It’s not exactly a common career move: to go from being a buyer for a company that imports children’s rucksacks to setting up your own print company, but this was exactly the turn that the career of Graham Knight ended up taking.
In 1991, Knight’s employer was moving its operation up north and he was told that to remain with the company he would need to move too, away from his Sussex home town. Disinclined to make such a move, Knight came up with a Plan B – and with a little help from dad Ken, he set up Xpress Group on the Crawley industrial estate, just south of Gatwick Airport.
“We started off with a couple of contracts, beginning with artwork and the creative side of things, and that led us to being asked to get brochures printed,” says Knight, who exudes positive energy and always seems to have his head in the next project.
Xpress built itself up slowly through the 1990s under Knight’s savvy leadership and he was quick off the mark in spotting the opportunities that digital print could bring, fascinated by the sorts of work that the new digital kit could produce and, around 10 years ago, invested in its first digital press from Xerox.
Knight printed some leaflets and dropped them through the doors of a number of local businesses, including that of FMCG giant Unilever’s local office. It was then that things really started taking off. Unilever liked what it saw and quickly sought out an appointment with Knight, beginning a relationship with Xpress that still flourishes today.
Unsurprisingly, Knight kept investing in more digital kit, HP Indigos, a move that he has never regretted, and he continues to upgrade as more become available, with a new 7800 coming in last summer. His now 21-staff outfit also runs HP Latex wide-format machines and suite of finishing machinery.
However, towards the end of 2013 Knight wanted to give Xpress’ organic growth a significant boost and began to look around for potential acquisition targets. With only a handful of staff at his disposal, the process turned out to be anything but easy.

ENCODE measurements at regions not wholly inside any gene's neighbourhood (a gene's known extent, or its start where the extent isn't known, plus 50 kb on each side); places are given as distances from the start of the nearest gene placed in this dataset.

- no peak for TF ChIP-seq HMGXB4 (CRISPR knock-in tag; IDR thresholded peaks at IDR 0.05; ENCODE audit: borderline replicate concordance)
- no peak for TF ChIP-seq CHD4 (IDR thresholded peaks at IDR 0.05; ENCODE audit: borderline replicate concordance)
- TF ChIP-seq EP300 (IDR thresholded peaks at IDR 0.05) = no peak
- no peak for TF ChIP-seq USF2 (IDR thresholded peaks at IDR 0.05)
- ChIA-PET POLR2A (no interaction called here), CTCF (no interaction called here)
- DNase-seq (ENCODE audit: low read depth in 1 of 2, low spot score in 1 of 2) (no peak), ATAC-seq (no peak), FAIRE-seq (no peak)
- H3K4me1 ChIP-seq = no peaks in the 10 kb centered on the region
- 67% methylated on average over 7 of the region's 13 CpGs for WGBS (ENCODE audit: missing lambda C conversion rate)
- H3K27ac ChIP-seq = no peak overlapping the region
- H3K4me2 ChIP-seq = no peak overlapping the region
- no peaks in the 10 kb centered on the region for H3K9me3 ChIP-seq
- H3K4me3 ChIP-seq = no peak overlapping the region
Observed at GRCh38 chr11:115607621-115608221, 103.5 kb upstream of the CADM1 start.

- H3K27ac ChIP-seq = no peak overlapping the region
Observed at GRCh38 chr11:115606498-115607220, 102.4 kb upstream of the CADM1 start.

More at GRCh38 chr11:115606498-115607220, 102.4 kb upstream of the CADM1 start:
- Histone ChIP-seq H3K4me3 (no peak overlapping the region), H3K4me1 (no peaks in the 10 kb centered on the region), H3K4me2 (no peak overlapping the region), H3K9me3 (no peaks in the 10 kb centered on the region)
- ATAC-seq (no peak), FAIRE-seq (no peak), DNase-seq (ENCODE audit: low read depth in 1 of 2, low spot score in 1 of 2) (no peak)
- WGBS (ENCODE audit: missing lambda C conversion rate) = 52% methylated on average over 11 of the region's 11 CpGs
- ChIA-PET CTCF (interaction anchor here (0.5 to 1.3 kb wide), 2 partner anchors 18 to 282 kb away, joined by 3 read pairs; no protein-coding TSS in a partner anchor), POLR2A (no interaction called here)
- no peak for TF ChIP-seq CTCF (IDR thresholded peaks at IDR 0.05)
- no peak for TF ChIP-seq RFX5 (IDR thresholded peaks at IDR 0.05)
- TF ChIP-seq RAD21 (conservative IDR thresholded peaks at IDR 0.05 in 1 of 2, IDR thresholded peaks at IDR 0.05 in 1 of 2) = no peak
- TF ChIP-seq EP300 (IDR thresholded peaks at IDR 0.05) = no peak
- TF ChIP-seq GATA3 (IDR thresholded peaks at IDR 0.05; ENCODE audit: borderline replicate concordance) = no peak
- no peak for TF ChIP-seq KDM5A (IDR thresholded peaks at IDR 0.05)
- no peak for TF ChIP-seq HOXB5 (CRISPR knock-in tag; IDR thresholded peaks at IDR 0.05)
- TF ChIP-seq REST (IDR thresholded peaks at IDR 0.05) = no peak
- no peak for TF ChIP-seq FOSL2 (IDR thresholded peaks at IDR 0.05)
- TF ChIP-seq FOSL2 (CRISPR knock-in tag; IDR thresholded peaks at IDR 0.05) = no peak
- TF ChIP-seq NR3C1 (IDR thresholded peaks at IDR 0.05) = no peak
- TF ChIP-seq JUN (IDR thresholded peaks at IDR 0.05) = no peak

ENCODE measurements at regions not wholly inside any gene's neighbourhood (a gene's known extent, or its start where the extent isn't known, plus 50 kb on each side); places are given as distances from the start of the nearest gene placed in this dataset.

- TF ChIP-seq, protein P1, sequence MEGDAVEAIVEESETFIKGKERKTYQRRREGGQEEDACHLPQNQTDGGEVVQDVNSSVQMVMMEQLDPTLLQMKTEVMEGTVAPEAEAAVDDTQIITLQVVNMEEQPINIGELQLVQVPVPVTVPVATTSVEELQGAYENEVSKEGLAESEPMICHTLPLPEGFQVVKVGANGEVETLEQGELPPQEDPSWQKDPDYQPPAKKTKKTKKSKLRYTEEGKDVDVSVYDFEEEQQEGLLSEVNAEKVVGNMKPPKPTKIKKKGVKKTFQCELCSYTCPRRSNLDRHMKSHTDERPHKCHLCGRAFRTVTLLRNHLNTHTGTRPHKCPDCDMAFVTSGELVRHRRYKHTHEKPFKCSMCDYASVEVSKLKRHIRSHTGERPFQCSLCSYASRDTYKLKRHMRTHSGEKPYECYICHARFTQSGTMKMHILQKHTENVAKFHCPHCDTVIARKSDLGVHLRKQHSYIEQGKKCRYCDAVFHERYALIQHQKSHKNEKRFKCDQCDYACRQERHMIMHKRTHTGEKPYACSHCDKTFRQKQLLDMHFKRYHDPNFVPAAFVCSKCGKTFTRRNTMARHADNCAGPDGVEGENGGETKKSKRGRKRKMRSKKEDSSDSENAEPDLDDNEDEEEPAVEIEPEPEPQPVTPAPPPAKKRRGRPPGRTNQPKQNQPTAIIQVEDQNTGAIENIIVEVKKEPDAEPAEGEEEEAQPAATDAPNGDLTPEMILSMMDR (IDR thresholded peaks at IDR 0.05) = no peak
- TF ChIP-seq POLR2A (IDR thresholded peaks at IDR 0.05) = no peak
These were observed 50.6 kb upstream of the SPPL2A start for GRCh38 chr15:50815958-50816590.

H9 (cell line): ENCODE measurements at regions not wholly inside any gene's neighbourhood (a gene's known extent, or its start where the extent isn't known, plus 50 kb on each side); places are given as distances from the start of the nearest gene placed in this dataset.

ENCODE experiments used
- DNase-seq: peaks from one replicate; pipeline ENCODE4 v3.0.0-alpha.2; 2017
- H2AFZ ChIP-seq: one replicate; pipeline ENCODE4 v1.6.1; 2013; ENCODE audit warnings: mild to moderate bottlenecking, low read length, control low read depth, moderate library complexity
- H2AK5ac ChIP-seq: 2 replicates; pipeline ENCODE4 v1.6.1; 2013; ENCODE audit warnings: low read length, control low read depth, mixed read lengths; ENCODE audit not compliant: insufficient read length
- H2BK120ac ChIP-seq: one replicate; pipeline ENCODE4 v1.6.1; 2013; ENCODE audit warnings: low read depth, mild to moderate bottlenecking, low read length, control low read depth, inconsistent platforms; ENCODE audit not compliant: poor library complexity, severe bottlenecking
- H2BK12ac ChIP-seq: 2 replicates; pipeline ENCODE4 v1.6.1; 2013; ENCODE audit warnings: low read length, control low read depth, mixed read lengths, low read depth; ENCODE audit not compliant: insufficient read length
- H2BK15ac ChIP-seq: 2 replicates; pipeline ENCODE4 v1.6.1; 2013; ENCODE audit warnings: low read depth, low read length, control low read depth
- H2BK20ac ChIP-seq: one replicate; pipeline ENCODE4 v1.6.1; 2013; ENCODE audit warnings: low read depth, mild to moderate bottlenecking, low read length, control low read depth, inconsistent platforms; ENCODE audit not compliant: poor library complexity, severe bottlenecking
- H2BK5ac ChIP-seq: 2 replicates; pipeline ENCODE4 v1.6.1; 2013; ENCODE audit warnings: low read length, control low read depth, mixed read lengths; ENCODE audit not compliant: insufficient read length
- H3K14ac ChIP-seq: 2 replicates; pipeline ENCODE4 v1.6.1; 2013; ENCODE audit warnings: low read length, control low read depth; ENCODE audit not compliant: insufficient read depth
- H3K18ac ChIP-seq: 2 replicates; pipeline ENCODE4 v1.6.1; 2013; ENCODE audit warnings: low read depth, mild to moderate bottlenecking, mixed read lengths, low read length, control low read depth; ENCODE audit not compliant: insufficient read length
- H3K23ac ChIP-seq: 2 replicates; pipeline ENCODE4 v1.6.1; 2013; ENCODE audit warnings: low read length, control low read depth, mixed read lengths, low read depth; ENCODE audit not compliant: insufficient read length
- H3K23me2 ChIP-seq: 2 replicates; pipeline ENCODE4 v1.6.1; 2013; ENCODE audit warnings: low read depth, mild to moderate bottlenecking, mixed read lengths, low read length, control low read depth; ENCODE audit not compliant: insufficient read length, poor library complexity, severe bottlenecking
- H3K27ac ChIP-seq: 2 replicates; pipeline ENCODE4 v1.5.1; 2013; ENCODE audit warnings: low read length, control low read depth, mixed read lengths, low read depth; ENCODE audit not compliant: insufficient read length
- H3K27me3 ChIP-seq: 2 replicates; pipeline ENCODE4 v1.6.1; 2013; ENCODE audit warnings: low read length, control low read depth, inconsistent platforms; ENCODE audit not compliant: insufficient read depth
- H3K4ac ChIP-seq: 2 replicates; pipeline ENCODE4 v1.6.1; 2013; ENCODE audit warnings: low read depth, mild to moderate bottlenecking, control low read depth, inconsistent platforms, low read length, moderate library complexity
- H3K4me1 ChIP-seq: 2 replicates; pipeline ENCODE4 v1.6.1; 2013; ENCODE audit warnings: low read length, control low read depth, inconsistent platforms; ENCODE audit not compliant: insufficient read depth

He began searching for organisations that would complement his business and fit well with what he was trying to achieve.
“We really wanted to increase the size of our business without uprooting anything, so we wanted a business of a size that we could easily handle their work in-house, with the equipment, staff and expertise that we have here,” he says.
“So it had to be something fairly similar to what we are doing or something that would at least fit quite well.”
Knight didn’t hold back when doing his homework. He approached several agencies that advertise businesses up for acquisition and ended up looking at six or seven companies before settling on a suitable buy.
It was an enormously time-consuming process, more than Knight first imagined. He continued to rigorously follow the agents that were advertising businesses for sale and they would get in touch if anything came up that matched with his brief.
“Somehow you just make it work. We are a small business and are used to juggling things and one of the joys of running a small business is you end up doing quite a lot yourself.”
Some of the companies were too far away for Xpress to be realistically able to manage, another issue for Knight was the size of some of the businesses on offer.
“We’re not a huge company by any means but some of the companies we did look at were very small; to be honest they were too small, so that if we took them on there was only really the owner that was running it who either wanted to retire or do something different.”
An agent approached Knight with the details of a firm called Calico and he was immediately impressed, the outfit seemed the perfect fit. It was a good size, wasn’t too far away and, most importantly, it had a customer base that Knight said “really set them apart”.
Based in Hurstpierpoint, around 18 miles south of Crawley, four-staff Calico had sales of around £500,000 pre-acquisition. It specialised in creating and developing SME brands and brought with it additional expertise in web design, which Xpress previously lacked.